How to Handle a Car Accident Without Insurance in Michigan
April 5, 2019
The protection provided by Michigan no-fault insurance is among the best in the country. If you are seriously injured in an accident, your policy will cover 100% of your medical bills with no maximum limits. In addition, if you’re unable to work or care for yourslef, your insurance covers 85% of your lost wages and pays for services such as household help and personal care needs. But what happens if you get into a car accident without insurance?
If you own a motor vehicle, you are required by Michigan law to have a no-fault policy. You could face stiff penalties if you drive your car, or let someone else drive it, without insurance. Despite the law, an estimated 20% of Michigan drivers do not have insurance. And in some cities such as Detroit, the percentage of uninsured drivers is much higher. Therefore, if you’re involved in an accident, there’s a significant chance the other driver will not have insurance.
Driving an uninsured car is not only illegal, it can be devastatingly expensive if you get into a car accident without insurance. Here is what you need to know to avoid a financial disaster.
What Happens If You Get Into a Car Accident Without Insurance
Here are some of the consequences you could face if you’re involved in an accident while driving an uninsured car:
- If someone else is injured in the accident, you might be sued and held personally liable.
- If you are hurt, you are not eligible for any of the personal injury protection benefits provided by no-fault insurance. This includes medical costs, lost wages and replacement services.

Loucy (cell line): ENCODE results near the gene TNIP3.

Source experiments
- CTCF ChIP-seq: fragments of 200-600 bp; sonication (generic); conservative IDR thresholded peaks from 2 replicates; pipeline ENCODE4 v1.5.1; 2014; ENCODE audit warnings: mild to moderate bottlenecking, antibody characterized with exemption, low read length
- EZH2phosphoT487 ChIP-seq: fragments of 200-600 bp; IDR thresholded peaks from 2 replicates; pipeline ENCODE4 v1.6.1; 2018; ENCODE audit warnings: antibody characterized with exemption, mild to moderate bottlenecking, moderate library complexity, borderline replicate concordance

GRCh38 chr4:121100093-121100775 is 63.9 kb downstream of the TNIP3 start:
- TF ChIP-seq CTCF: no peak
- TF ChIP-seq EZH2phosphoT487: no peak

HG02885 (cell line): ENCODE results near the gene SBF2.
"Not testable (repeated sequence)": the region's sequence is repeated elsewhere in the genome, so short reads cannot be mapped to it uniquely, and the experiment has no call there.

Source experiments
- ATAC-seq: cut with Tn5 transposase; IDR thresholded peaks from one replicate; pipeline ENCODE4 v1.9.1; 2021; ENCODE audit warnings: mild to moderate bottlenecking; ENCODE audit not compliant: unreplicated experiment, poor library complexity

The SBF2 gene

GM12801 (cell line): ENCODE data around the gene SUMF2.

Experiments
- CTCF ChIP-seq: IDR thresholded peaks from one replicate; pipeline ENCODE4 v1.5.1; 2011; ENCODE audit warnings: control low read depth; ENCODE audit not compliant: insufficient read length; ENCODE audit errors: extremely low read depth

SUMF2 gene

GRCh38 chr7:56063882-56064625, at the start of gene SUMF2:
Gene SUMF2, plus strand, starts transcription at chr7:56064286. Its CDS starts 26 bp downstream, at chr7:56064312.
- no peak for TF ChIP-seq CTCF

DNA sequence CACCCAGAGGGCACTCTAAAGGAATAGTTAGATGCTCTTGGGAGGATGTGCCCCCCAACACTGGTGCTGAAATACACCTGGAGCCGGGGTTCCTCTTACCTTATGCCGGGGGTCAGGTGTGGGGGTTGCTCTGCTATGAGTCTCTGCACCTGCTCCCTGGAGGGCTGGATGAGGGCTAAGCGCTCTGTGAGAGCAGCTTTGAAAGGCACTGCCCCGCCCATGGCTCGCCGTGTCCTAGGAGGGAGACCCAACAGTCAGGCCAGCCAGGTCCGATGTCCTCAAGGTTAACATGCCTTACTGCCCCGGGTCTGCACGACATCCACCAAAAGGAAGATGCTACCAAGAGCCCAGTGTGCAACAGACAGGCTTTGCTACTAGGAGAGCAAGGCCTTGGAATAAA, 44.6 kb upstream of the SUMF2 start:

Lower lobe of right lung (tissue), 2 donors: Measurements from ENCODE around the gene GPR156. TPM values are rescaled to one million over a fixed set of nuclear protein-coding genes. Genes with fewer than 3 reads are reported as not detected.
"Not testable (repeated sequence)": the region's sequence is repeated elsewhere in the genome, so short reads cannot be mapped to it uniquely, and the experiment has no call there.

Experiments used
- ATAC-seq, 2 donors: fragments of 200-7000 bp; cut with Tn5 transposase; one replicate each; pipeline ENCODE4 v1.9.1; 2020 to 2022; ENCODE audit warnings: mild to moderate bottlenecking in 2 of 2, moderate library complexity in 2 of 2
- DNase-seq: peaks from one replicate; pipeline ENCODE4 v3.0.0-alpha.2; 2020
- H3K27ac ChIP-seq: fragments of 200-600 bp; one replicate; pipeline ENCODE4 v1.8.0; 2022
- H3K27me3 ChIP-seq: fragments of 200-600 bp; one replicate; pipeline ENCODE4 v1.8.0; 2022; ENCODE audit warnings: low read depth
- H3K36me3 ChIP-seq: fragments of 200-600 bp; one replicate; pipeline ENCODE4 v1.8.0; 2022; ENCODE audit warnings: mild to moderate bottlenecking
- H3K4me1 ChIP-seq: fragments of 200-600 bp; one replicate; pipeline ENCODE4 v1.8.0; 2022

- You are also unable to recover non-economic damages, such as pain and suffering, from the person at fault for the accident.
- If you die as a result of the accident, your family will not receive the survivor benefits a typical no-fault policy provides.
- Even if no one is hurt, you could be subject to a $500 fine and/or a year in jail for allowing your vehicle to be driven without insurance or for driving someone else’s vehicle with knowledge that it is uninsured.
Why You Need Uninsured Motorist (UM) Insurance
Generally, our own no-fault policy will pay your medical bills and related costs if you have an accident with an uninsured driver. However, you cannot recover damages for pain and suffering or any excess economic losses not covered by No-Fault from an uninsured driver.
You can protect yourself and the people in your household by purchasing an “Uninsured Motorist” insurance policy. This coverage protects you if you are seriously injured by a driver without insurance. These policies are quite cost-effective relative to the protection they provide.
Uninsured motorist insurance will pay damages not covered under no-fault, including:
- Non-economic damages, such as pain and suffering or mental distress. A spouse, partner, or, in some cases, a child may also be able to claim loss of consortium, including companionship and emotional support.
- Economic damages, such as lost wages and replacement services that exceed no-fault policy maximums.
The Importance of Underinsured Motorist (UIM) Coverage
While many motorists drive without insurance, many more have insufficient coverage. Michigan no-fault insurance includes a mandatory minimum of bodily injury liability coverage: $20,000 per person and $40,000 per accident. In a serious injury accident, the resulting damages would be many times greater than this amount.
This is where “Underinsured Motorist” coverage comes in. It entitles you to damages above what the other driver’s insurance policy covers, providing you were not at fault.
“Certain conditions have to be met before you can claim benefits using uninsured or underinsured motorist policies,” says Mark Bernstein of The Sam Bernstein Law Firm. “If you’re in an accident, call us. Our experienced lawyers will help you win the compensation you and your family deserve.”
Michigan no-fault law is complicated, but finding the right lawyer is simple.
Call 1-800-CALL-SAM today for a free, no-obligation consultation.